We are at it again over here at L4M headquarters. Seriously, how many lawyers do you know who can negotiate a contract in the morning and organize a show like this at night? “Working 9 to 3am, what a way to make a living”.
Our last show was pretty sweet, and this one is set up to be even sweeter. After Matt Walker and of1000faces blew everyone away at the last show, there was no doubt they would headline our next shindig. For this November 12 (that’s a Friday!) show we expanded our reach to bring some of our clients from different states and countries. Elephant Stone will be crossing our northern border to bring their Canadian charm to Chicago. If you don’t know the Stone, get to know them and get ready to be impressed. Next be ready to be impressed by The Idle Hands. Irish folks who have transplanted to a city that is near and dear to your author, Minneapolis, will ride their buzz as a band to watch all the way to the Bottom Lounge. Finally, a local Chicago band that has caught the ear of critics all over the country, The California Wives, will definitely get the crowd moving.
Welcome to the first volume of the L4M: How to Make Money as a Musician.
The music industry has fundamentally changed. Because of this shift, the way musicians make a living (and consequently the way all of the people that depend on artists to make money) has changed. The goal of this series of postings is to provide a forum amongst musicians, managers, lawyers, accountants and anyone else associated with music to discuss how to make a living in today’s new music industry.
Building off of my last post (Concerts are the New CD’s), the number one way that a musician can make money is by performing live. Most artists are not selling out Wembley Stadium, the Staples Center or Madison Square Garden. However, even in today’s economy, the clubs, bars, theaters, and parks of every size are still booked solid for most nights with live music. Part of the reason that live music is not as effected as other segments of the industry is that it is usually associated with or tied to alcohol sales. In a bad economy booze is king (think of people drinking away their sorrows). To get people to spend their money on alcohol at their venue, club and bar owners will try to attract patrons with music. So whether it is your local VFW, the town pub, or the neighborhood street fest, as long as their is liquor, there will be live music.
Concerts, specifically summer concerts, are still a huge part of the teen and college age crowd’s social scene. For example, Lollapalooza ’09 sold out every day. If you were here in Chicago during Lolla, you would have witnessed some of the most horrible weather in recent memory (torrential rain followed by Amazonian heat). Yet the kids and their discretionary income were still there in full force.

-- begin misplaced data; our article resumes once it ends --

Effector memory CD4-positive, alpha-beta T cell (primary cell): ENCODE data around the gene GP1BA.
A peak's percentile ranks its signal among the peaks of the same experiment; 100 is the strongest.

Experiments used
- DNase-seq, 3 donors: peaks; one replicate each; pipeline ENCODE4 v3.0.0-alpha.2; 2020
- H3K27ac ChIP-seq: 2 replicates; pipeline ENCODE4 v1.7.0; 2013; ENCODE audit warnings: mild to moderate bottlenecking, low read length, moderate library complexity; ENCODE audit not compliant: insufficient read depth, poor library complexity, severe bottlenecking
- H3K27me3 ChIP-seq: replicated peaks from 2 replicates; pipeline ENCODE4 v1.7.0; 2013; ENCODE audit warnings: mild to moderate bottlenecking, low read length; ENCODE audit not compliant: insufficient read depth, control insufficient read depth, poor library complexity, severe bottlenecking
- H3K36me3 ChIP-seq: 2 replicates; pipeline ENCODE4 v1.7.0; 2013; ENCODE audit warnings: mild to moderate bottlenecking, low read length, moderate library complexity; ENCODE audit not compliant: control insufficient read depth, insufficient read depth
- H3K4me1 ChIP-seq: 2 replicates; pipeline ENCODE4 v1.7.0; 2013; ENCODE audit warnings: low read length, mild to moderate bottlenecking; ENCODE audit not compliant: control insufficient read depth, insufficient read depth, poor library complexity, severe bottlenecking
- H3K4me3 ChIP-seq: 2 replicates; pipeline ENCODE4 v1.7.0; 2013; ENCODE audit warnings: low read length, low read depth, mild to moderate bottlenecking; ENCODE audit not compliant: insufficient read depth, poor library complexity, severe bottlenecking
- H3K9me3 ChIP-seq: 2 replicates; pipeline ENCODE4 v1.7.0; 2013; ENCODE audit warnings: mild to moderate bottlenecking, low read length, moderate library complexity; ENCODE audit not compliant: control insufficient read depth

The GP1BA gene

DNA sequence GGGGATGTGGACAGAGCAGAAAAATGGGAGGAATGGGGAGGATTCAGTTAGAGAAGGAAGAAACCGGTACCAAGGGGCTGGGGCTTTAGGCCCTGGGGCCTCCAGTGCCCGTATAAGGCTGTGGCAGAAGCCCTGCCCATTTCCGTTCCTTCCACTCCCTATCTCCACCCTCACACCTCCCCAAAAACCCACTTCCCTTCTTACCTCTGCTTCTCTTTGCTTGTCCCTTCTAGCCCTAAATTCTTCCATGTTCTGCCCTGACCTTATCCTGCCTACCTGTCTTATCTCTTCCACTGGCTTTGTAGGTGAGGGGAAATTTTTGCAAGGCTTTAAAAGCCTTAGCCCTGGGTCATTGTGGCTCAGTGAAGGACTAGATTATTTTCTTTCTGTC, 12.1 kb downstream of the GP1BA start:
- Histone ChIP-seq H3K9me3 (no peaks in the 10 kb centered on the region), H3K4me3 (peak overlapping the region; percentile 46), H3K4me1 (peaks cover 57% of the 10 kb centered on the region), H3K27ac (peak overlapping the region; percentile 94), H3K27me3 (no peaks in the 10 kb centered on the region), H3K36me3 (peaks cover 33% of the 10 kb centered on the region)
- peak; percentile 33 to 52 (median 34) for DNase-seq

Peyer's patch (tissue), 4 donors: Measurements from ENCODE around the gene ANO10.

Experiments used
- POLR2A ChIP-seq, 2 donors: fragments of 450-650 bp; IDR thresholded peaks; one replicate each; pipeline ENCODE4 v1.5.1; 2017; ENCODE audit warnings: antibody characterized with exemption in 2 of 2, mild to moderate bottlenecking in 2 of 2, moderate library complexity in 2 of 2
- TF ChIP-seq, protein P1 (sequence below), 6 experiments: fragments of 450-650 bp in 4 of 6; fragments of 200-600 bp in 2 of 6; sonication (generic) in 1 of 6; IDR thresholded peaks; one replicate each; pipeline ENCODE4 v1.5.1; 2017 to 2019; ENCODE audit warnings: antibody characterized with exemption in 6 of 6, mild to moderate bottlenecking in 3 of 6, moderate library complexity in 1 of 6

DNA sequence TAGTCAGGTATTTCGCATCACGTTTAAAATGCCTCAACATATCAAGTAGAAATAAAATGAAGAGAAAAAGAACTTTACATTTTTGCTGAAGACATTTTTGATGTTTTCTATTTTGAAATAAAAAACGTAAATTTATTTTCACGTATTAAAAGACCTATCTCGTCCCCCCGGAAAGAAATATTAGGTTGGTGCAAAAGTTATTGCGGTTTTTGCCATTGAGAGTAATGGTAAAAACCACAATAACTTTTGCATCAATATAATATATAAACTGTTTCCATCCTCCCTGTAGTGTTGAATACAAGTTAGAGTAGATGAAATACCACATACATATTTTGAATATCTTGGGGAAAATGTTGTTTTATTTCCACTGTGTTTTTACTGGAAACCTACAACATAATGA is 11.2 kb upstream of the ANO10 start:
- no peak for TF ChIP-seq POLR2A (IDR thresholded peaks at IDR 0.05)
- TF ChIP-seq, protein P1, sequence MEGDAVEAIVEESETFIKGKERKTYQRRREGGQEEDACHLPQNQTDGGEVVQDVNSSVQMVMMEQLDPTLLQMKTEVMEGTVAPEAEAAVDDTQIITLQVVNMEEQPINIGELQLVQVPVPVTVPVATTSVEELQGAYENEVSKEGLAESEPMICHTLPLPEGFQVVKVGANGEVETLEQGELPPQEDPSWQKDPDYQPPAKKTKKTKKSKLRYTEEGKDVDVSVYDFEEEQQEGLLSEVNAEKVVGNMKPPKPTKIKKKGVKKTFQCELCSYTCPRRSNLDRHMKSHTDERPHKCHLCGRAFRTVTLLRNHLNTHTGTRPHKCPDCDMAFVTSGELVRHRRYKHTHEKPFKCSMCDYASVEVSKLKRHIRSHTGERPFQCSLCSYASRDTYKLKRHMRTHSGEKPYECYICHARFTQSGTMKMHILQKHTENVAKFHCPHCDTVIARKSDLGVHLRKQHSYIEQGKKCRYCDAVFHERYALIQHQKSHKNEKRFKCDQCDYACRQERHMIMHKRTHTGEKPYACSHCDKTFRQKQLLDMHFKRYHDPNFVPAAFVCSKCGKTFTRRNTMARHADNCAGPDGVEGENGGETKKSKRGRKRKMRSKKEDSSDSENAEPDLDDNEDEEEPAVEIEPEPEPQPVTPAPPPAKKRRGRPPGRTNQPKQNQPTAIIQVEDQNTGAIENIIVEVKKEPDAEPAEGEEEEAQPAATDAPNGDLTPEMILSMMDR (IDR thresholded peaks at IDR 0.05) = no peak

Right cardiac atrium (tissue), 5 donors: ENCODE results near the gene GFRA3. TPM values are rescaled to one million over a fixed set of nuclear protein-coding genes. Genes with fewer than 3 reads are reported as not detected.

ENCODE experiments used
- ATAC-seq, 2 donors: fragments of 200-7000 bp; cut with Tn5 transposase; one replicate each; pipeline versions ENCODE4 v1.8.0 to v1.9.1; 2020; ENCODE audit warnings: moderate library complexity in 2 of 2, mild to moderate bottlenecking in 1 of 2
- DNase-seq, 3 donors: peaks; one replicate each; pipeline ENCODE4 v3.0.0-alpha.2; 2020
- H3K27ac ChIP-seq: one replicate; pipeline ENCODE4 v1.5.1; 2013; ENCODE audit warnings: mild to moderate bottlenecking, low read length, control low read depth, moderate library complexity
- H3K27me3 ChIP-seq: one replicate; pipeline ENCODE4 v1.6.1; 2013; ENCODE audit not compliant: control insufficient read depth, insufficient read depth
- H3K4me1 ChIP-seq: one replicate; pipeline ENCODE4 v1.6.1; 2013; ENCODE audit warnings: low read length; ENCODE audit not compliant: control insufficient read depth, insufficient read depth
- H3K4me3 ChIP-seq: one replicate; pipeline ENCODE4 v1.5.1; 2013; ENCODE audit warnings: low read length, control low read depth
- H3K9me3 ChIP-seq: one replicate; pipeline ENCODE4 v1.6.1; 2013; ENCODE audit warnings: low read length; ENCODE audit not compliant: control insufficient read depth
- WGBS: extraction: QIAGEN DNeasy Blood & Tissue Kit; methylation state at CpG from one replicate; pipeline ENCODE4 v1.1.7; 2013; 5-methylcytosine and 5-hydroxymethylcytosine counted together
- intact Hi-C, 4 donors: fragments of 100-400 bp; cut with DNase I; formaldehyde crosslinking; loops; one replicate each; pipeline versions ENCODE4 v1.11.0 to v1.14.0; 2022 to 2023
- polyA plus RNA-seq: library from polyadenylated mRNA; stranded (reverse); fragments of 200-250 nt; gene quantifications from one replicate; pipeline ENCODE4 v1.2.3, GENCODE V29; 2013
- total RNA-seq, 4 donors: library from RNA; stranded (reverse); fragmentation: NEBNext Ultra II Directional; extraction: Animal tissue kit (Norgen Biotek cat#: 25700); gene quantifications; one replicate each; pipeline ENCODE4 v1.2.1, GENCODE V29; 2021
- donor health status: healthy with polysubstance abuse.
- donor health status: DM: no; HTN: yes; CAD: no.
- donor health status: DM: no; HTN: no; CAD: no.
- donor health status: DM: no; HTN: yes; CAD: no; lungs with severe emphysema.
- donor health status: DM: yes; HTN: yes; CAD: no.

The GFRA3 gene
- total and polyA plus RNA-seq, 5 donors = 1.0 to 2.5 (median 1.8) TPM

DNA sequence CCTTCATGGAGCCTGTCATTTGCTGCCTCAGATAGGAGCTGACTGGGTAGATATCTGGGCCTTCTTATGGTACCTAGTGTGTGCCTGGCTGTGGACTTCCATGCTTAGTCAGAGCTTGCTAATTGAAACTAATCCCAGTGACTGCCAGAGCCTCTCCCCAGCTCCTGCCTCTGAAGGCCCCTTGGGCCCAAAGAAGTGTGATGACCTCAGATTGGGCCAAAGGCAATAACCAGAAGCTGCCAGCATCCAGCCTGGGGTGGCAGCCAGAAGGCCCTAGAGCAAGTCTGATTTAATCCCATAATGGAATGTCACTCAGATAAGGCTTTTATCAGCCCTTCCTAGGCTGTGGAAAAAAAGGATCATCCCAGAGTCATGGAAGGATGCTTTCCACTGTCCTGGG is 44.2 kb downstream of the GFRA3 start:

Concerts and festivals still draw enormous crowds. They have become a place to be seen and to discover new music. For an artist, booking a gig at a festival or on a tour, such as the Warped Tour, will expose them to new audiences who are now discovering music by going to concerts rather than hearing it on the radio. Musicians have told me that they sell more of their cds after a show then they do for an entire month at store. Which brings us to another reason why playing live is still the number one way for a musician to make money.
While the asking rate for a band may fluctuate depending on their “hottness”, the possibilities of making more money by playing live is always there. The obvious secondary income stream from playing live is to sell merchandise. I haven’t been to a concert in recent memory, whether at a stadium or in a dive bar, where there wasn’t a booth with a pissed off looking girlfriend or boyfriend peddling t-shirts, cds, stickers, etc. Direct merchandise sales at a concert combined with directing new fans to a band’s website, can account for a good amount of cash. Maybe enough to keep touring.
The not as obvious income stream that may develop from playing live is that you never know who is in the audience. The dream of being discovered by an A&R guy cannot come true by playing in your mom’s garage. Bands are discovered by playing live and getting a reputation for putting on a good show or having a unique sound. It is true that with the Internet you can get your music out to more people then ever before without ever performing live, but once you are discovered by a label or an investor, the first thing they are going to want to see is you playing live. In addition, you will undoubtedly develop relationships with other bands by playing a lot of concerts. Booking with other bands, that are maybe more popular than you can lead to bigger venues and more money.
The bottom line is that people still love going to concerts. Last time I checked, Ticketmaster and Live Nation were still in business, so that means that people are still willing to pay the ridiculous service and “convenience” fees just to go see their favorite band play. Festivals are still selling out and clubs are still packed with thirsty fans. Playing live not only can pay the bills, but can lead to even better opportunities.
Let me know what you think. Leave a comment or shoot me an email about how you make money as an artist.